The day before we left, we went on a food tour of Siena and as we got back to our AirBnb learned that Italy was going into lockdown. I started getting messages asking if we’d be able to leave and assured friends and family that we were leaving in the morning and our flight was still on.
Everything always works out.
As we waited at the airport, everyone was murmuring about the virus. They were canceling all the flights out of Florence—ours was the last one. It was packed as people clamored to avoid getting stuck.
Expecting panic in Paris, I was pleasantly surprised that it was mostly normal. Like Florence, there were fewer people than usual, which we saw as a blessing (surely there is a patron saint of introverts or something).
Museums were still open and the one we visited had few people. We went on an amazing food tour and crossed things off our list that we hadn’t been able to do when we went with our children a few years ago.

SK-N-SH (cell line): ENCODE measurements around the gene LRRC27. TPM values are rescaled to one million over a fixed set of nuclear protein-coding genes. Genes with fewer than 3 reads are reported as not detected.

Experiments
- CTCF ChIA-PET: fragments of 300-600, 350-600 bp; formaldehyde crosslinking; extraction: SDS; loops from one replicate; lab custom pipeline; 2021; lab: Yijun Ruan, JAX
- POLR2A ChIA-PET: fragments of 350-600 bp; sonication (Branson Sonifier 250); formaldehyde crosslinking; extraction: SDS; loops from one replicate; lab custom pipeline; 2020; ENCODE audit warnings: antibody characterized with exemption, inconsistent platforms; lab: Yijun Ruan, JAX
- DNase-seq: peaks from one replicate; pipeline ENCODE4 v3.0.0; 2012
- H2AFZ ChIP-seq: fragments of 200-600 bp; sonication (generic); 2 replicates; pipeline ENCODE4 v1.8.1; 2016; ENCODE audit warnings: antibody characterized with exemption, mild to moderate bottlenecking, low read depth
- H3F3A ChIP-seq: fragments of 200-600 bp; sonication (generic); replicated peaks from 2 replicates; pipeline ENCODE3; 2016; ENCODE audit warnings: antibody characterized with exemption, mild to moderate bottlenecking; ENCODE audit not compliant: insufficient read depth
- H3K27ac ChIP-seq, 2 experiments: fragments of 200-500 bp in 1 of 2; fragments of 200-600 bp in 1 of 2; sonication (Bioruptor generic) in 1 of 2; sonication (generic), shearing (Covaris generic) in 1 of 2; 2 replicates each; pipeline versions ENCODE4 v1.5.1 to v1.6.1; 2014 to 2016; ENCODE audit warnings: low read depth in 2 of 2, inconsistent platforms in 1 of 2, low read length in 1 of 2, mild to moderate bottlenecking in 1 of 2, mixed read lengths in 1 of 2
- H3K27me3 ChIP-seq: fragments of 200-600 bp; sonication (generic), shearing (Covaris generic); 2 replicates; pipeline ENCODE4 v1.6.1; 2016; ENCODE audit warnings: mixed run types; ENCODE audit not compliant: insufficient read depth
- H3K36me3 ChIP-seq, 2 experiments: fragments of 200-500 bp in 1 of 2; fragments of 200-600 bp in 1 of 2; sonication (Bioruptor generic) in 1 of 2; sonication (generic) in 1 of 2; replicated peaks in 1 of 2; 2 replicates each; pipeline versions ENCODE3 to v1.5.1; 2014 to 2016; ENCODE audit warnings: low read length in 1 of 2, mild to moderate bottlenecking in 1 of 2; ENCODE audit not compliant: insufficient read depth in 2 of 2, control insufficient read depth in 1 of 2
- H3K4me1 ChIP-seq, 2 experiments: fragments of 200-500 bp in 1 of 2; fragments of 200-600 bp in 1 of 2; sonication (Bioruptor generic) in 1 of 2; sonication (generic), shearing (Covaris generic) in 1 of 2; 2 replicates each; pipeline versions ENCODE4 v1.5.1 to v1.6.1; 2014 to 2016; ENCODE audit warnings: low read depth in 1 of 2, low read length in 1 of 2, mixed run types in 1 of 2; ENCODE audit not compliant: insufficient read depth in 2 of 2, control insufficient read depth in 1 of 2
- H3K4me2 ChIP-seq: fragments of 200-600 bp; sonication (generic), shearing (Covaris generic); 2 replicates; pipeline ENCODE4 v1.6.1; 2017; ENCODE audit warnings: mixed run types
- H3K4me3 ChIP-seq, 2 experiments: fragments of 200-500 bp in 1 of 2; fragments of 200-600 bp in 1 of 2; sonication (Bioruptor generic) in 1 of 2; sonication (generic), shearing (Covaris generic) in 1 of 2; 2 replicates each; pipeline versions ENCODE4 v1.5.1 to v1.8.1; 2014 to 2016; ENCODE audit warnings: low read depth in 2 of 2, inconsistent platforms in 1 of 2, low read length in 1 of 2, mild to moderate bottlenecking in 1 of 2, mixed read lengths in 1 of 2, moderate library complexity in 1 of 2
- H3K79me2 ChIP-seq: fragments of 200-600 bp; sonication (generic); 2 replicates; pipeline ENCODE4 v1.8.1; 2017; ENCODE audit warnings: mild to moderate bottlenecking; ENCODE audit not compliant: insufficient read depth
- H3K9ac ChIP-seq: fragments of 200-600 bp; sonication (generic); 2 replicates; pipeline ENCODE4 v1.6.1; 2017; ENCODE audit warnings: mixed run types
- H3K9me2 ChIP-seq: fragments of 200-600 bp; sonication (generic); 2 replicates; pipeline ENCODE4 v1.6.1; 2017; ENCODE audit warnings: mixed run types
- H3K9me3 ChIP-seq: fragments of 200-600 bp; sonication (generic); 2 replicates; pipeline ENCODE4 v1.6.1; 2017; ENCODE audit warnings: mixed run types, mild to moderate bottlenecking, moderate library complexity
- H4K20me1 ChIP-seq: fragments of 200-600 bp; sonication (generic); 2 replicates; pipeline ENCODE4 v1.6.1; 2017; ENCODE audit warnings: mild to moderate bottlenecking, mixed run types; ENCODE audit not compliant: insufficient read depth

The morning before we left (Thursday), Trump announced his travel ban that would go into effect Saturday morning. People flocked to CDG in Paris trying to get flights back to the States.
I started to worry a bit and reminded myself that everything works out but that we should probably plan on getting to the airport a bit early. (I may have also started obsessively checking to make sure our flight was still on.)
Ian had wanted to go to the top of the Eiffel Tower this time but tickets had been sold out. We decided to try anyway before we left so we could see it at night and were able to go right to the top. It was a beautiful end to a relaxing, albeit surreal, vacation.
And then there was the trip home.